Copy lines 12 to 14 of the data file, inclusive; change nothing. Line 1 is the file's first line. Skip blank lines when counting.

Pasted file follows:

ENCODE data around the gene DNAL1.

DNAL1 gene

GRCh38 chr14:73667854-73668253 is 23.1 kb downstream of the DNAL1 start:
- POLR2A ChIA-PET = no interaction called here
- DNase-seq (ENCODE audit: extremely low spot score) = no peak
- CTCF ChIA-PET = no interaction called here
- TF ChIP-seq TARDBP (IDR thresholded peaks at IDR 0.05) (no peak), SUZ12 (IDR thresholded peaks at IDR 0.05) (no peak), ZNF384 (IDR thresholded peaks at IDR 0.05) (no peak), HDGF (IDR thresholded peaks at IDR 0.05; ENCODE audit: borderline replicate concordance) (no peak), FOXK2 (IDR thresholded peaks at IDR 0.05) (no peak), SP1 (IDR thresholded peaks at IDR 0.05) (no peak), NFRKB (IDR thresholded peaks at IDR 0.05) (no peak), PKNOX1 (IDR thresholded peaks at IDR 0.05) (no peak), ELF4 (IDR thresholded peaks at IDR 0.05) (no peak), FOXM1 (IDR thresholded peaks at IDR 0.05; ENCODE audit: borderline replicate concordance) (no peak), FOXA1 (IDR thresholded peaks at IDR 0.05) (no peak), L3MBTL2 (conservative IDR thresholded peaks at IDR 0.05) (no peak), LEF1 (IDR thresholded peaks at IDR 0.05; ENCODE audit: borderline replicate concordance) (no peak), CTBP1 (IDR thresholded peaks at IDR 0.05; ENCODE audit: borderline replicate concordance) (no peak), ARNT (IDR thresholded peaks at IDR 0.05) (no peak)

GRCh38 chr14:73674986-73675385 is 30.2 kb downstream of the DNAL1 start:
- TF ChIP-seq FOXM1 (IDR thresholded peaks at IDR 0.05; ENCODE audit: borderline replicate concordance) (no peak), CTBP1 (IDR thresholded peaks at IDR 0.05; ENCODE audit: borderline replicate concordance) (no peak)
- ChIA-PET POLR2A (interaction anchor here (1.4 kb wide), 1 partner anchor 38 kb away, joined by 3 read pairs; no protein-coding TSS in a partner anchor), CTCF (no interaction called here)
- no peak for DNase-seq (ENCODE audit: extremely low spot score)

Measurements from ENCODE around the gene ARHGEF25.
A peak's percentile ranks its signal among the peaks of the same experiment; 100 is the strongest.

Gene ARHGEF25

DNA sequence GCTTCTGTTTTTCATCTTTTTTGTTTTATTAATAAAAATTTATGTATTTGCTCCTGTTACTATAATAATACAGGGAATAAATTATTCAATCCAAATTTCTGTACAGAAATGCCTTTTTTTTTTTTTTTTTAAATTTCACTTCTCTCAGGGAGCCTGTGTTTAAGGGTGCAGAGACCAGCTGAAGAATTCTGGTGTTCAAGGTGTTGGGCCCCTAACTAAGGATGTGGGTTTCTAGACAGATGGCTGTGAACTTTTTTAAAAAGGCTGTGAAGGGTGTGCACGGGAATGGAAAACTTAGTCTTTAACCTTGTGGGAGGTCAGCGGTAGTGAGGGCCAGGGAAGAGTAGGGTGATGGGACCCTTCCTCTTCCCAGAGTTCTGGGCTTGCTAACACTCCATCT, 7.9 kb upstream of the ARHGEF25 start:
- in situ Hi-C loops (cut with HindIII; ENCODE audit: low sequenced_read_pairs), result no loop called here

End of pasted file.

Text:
Measurements from ENCODE around the gene ARHGEF25.
A peak's percentile ranks its signal among the peaks of the same experiment; 100 is the strongest.

Gene ARHGEF25